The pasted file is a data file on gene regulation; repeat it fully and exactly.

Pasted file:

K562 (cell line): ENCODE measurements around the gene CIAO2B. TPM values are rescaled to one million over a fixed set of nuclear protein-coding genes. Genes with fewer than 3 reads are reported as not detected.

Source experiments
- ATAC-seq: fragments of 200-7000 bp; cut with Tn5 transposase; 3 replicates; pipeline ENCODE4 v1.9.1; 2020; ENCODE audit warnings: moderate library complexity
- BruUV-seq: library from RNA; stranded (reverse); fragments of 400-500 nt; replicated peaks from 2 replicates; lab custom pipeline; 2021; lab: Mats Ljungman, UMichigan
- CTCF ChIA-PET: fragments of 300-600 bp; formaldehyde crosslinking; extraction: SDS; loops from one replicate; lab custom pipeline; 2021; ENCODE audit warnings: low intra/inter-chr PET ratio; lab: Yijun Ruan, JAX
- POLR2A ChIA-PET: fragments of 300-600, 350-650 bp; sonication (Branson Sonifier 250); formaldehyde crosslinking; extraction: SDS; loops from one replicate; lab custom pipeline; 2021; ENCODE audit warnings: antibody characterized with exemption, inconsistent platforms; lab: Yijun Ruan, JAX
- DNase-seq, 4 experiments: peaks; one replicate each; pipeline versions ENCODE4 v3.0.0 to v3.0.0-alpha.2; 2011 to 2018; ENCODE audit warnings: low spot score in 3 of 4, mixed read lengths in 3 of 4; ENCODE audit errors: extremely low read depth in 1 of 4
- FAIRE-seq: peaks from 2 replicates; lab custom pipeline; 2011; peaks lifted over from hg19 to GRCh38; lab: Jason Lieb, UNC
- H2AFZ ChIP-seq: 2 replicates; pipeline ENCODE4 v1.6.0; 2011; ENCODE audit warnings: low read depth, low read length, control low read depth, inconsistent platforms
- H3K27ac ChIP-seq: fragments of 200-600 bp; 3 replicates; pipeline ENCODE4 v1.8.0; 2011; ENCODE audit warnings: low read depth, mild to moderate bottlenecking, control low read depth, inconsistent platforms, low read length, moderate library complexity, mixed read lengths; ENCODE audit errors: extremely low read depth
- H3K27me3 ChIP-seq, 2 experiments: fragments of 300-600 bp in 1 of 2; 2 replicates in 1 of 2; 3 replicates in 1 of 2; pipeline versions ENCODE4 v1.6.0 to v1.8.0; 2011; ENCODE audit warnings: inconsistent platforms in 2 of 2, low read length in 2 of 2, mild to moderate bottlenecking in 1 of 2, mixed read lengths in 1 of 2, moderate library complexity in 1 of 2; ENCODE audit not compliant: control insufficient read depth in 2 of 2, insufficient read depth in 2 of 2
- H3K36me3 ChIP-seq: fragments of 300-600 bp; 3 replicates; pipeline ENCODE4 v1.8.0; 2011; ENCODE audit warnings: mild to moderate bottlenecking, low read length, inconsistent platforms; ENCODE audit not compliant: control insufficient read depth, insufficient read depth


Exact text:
K562 (cell line): ENCODE measurements around the gene CIAO2B. TPM values are rescaled to one million over a fixed set of nuclear protein-coding genes. Genes with fewer than 3 reads are reported as not detected.

Source experiments
- ATAC-seq: fragments of 200-7000 bp; cut with Tn5 transposase; 3 replicates; pipeline ENCODE4 v1.9.1; 2020; ENCODE audit warnings: moderate library complexity
- BruUV-seq: library from RNA; stranded (reverse); fragments of 400-500 nt; replicated peaks from 2 replicates; lab custom pipeline; 2021; lab: Mats Ljungman, UMichigan
- CTCF ChIA-PET: fragments of 300-600 bp; formaldehyde crosslinking; extraction: SDS; loops from one replicate; lab custom pipeline; 2021; ENCODE audit warnings: low intra/inter-chr PET ratio; lab: Yijun Ruan, JAX
- POLR2A ChIA-PET: fragments of 300-600, 350-650 bp; sonication (Branson Sonifier 250); formaldehyde crosslinking; extraction: SDS; loops from one replicate; lab custom pipeline; 2021; ENCODE audit warnings: antibody characterized with exemption, inconsistent platforms; lab: Yijun Ruan, JAX
- DNase-seq, 4 experiments: peaks; one replicate each; pipeline versions ENCODE4 v3.0.0 to v3.0.0-alpha.2; 2011 to 2018; ENCODE audit warnings: low spot score in 3 of 4, mixed read lengths in 3 of 4; ENCODE audit errors: extremely low read depth in 1 of 4
- FAIRE-seq: peaks from 2 replicates; lab custom pipeline; 2011; peaks lifted over from hg19 to GRCh38; lab: Jason Lieb, UNC
- H2AFZ ChIP-seq: 2 replicates; pipeline ENCODE4 v1.6.0; 2011; ENCODE audit warnings: low read depth, low read length, control low read depth, inconsistent platforms
- H3K27ac ChIP-seq: fragments of 200-600 bp; 3 replicates; pipeline ENCODE4 v1.8.0; 2011; ENCODE audit warnings: low read depth, mild to moderate bottlenecking, control low read depth, inconsistent platforms, low read length, moderate library complexity, mixed read lengths; ENCODE audit errors: extremely low read depth
- H3K27me3 ChIP-seq, 2 experiments: fragments of 300-600 bp in 1 of 2; 2 replicates in 1 of 2; 3 replicates in 1 of 2; pipeline versions ENCODE4 v1.6.0 to v1.8.0; 2011; ENCODE audit warnings: inconsistent platforms in 2 of 2, low read length in 2 of 2, mild to moderate bottlenecking in 1 of 2, mixed read lengths in 1 of 2, moderate library complexity in 1 of 2; ENCODE audit not compliant: control insufficient read depth in 2 of 2, insufficient read depth in 2 of 2
- H3K36me3 ChIP-seq: fragments of 300-600 bp; 3 replicates; pipeline ENCODE4 v1.8.0; 2011; ENCODE audit warnings: mild to moderate bottlenecking, low read length, inconsistent platforms; ENCODE audit not compliant: control insufficient read depth, insufficient read depth